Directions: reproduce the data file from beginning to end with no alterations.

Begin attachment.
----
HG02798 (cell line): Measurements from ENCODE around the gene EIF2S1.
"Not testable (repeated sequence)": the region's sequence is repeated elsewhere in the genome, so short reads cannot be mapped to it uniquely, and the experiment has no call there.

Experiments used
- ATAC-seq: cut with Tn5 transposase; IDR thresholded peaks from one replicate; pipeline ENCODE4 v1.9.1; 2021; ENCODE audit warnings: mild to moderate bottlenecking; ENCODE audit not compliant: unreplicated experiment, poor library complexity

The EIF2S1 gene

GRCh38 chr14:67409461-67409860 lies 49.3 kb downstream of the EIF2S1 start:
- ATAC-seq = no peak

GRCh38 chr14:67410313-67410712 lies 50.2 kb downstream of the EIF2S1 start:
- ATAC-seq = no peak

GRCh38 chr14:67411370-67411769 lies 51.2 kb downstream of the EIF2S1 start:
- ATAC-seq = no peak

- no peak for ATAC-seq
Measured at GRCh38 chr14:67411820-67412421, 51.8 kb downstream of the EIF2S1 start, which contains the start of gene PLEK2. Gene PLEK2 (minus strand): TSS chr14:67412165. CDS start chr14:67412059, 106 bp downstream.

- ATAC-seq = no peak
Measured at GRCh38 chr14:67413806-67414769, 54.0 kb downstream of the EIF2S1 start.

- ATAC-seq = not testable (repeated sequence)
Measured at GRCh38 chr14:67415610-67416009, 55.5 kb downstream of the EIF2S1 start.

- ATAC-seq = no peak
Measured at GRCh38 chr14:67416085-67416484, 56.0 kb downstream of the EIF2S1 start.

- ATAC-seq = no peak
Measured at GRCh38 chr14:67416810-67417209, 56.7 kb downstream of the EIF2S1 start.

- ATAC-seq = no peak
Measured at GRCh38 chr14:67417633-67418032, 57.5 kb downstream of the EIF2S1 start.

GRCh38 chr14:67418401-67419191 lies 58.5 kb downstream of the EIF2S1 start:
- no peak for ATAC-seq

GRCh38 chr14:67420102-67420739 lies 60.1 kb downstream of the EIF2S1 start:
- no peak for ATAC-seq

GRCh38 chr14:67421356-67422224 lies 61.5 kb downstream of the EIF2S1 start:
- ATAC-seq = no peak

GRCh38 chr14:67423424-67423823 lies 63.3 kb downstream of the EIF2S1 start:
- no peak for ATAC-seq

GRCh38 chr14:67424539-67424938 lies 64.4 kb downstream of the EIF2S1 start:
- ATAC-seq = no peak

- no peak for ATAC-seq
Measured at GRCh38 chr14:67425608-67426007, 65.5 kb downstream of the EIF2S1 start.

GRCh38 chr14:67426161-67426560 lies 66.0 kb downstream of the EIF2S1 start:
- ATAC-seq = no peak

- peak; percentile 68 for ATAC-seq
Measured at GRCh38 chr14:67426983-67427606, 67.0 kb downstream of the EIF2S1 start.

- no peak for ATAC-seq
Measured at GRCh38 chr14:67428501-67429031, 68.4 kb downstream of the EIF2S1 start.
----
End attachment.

HG02798 (cell line): Measurements from ENCODE around the gene EIF2S1.
"Not testable (repeated sequence)": the region's sequence is repeated elsewhere in the genome, so short reads cannot be mapped to it uniquely, and the experiment has no call there.

Experiments used
- ATAC-seq: cut with Tn5 transposase; IDR thresholded peaks from one replicate; pipeline ENCODE4 v1.9.1; 2021; ENCODE audit warnings: mild to moderate bottlenecking; ENCODE audit not compliant: unreplicated experiment, poor library complexity

The EIF2S1 gene

GRCh38 chr14:67409461-67409860 lies 49.3 kb downstream of the EIF2S1 start:
- ATAC-seq = no peak

GRCh38 chr14:67410313-67410712 lies 50.2 kb downstream of the EIF2S1 start:
- ATAC-seq = no peak

GRCh38 chr14:67411370-67411769 lies 51.2 kb downstream of the EIF2S1 start:
- ATAC-seq = no peak

- no peak for ATAC-seq
Measured at GRCh38 chr14:67411820-67412421, 51.8 kb downstream of the EIF2S1 start, which contains the start of gene PLEK2. Gene PLEK2 (minus strand): TSS chr14:67412165. CDS start chr14:67412059, 106 bp downstream.

- ATAC-seq = no peak
Measured at GRCh38 chr14:67413806-67414769, 54.0 kb downstream of the EIF2S1 start.

- ATAC-seq = not testable (repeated sequence)
Measured at GRCh38 chr14:67415610-67416009, 55.5 kb downstream of the EIF2S1 start.

- ATAC-seq = no peak
Measured at GRCh38 chr14:67416085-67416484, 56.0 kb downstream of the EIF2S1 start.

- ATAC-seq = no peak
Measured at GRCh38 chr14:67416810-67417209, 56.7 kb downstream of the EIF2S1 start.

- ATAC-seq = no peak
Measured at GRCh38 chr14:67417633-67418032, 57.5 kb downstream of the EIF2S1 start.

GRCh38 chr14:67418401-67419191 lies 58.5 kb downstream of the EIF2S1 start:
- no peak for ATAC-seq

GRCh38 chr14:67420102-67420739 lies 60.1 kb downstream of the EIF2S1 start:
- no peak for ATAC-seq

GRCh38 chr14:67421356-67422224 lies 61.5 kb downstream of the EIF2S1 start:
- ATAC-seq = no peak

GRCh38 chr14:67423424-67423823 lies 63.3 kb downstream of the EIF2S1 start:
- no peak for ATAC-seq

GRCh38 chr14:67424539-67424938 lies 64.4 kb downstream of the EIF2S1 start:
- ATAC-seq = no peak

- no peak for ATAC-seq
Measured at GRCh38 chr14:67425608-67426007, 65.5 kb downstream of the EIF2S1 start.

GRCh38 chr14:67426161-67426560 lies 66.0 kb downstream of the EIF2S1 start:
- ATAC-seq = no peak

- peak; percentile 68 for ATAC-seq
Measured at GRCh38 chr14:67426983-67427606, 67.0 kb downstream of the EIF2S1 start.

- no peak for ATAC-seq
Measured at GRCh38 chr14:67428501-67429031, 68.4 kb downstream of the EIF2S1 start.